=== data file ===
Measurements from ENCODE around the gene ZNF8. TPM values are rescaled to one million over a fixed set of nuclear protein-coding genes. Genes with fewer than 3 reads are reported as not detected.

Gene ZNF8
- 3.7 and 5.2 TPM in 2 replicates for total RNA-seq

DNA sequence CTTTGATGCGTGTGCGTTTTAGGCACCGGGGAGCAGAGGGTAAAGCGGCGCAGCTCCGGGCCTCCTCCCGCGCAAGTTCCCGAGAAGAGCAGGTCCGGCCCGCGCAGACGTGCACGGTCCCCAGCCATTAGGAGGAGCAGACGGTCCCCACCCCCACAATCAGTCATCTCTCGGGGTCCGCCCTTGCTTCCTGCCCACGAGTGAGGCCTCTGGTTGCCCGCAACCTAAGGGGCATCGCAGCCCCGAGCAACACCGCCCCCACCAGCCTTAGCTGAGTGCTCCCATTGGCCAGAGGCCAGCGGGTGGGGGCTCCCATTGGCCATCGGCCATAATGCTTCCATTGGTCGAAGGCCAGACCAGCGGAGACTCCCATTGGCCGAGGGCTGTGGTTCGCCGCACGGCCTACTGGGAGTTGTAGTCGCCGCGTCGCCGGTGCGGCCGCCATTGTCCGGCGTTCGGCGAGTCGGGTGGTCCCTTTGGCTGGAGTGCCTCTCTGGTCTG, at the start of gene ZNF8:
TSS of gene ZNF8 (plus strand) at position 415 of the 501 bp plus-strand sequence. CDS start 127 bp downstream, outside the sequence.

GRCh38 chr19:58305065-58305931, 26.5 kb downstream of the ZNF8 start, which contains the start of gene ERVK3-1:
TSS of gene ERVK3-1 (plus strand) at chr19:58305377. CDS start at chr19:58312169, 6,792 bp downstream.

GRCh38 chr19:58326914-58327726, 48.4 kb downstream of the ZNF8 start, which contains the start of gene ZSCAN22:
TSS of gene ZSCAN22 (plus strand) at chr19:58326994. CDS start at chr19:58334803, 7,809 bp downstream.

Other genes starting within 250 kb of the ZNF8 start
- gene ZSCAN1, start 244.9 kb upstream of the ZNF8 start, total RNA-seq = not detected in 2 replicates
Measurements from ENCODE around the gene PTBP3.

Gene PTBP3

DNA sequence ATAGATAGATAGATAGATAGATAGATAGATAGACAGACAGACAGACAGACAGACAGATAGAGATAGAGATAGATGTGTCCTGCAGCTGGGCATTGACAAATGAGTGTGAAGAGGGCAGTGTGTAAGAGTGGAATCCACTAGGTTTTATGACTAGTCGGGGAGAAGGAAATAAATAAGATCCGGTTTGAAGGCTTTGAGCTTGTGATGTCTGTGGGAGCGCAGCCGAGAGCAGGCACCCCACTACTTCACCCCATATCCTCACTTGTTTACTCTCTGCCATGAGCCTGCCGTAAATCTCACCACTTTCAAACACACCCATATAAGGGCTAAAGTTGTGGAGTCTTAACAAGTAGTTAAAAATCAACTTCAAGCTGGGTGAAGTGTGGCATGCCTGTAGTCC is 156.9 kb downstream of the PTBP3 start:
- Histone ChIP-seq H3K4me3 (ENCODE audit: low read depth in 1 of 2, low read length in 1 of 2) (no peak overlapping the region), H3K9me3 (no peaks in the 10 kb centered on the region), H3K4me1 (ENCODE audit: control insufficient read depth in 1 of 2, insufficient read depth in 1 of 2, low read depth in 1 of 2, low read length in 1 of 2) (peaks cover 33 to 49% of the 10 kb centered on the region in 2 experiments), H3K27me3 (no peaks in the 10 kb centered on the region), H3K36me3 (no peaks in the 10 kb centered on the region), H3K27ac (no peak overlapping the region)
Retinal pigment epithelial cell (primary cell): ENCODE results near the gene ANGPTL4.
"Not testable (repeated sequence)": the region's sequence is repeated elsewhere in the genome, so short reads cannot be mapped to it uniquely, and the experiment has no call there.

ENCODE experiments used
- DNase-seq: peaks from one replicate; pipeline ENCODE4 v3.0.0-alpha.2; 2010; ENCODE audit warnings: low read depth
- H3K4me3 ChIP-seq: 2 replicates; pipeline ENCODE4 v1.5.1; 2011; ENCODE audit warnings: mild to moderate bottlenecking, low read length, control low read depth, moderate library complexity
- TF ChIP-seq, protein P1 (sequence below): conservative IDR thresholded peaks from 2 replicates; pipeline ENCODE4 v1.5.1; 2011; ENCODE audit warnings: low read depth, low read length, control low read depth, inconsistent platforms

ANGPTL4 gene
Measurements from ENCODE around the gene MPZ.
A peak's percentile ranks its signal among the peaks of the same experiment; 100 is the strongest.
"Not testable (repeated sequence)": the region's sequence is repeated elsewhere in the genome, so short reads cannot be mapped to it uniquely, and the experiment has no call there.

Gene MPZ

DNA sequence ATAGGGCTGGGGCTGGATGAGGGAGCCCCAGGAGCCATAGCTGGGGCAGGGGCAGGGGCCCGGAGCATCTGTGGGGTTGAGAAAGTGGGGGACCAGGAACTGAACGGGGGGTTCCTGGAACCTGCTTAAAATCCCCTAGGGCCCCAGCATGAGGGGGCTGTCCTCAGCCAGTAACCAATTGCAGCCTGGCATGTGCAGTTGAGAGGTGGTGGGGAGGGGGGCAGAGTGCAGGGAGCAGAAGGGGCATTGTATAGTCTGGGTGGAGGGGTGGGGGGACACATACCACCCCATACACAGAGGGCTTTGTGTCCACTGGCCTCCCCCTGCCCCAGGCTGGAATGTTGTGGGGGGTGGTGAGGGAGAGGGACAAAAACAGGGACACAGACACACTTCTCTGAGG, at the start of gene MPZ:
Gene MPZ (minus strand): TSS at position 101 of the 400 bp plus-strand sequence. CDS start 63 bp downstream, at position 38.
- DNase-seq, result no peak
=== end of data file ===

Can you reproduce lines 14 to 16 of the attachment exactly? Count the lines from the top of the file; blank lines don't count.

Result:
DNA sequence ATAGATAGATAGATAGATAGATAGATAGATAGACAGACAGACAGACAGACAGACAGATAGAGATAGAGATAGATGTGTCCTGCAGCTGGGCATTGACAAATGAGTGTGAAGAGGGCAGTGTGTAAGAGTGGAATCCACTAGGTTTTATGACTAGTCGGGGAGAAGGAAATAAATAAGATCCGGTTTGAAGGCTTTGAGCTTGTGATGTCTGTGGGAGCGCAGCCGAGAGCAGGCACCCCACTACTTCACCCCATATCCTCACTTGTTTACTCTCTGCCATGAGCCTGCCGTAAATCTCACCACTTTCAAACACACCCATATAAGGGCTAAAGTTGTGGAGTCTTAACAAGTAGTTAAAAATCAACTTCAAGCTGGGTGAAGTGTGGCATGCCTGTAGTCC is 156.9 kb downstream of the PTBP3 start:
- Histone ChIP-seq H3K4me3 (ENCODE audit: low read depth in 1 of 2, low read length in 1 of 2) (no peak overlapping the region), H3K9me3 (no peaks in the 10 kb centered on the region), H3K4me1 (ENCODE audit: control insufficient read depth in 1 of 2, insufficient read depth in 1 of 2, low read depth in 1 of 2, low read length in 1 of 2) (peaks cover 33 to 49% of the 10 kb centered on the region in 2 experiments), H3K27me3 (no peaks in the 10 kb centered on the region), H3K36me3 (no peaks in the 10 kb centered on the region), H3K27ac (no peak overlapping the region)
Retinal pigment epithelial cell (primary cell): ENCODE results near the gene ANGPTL4.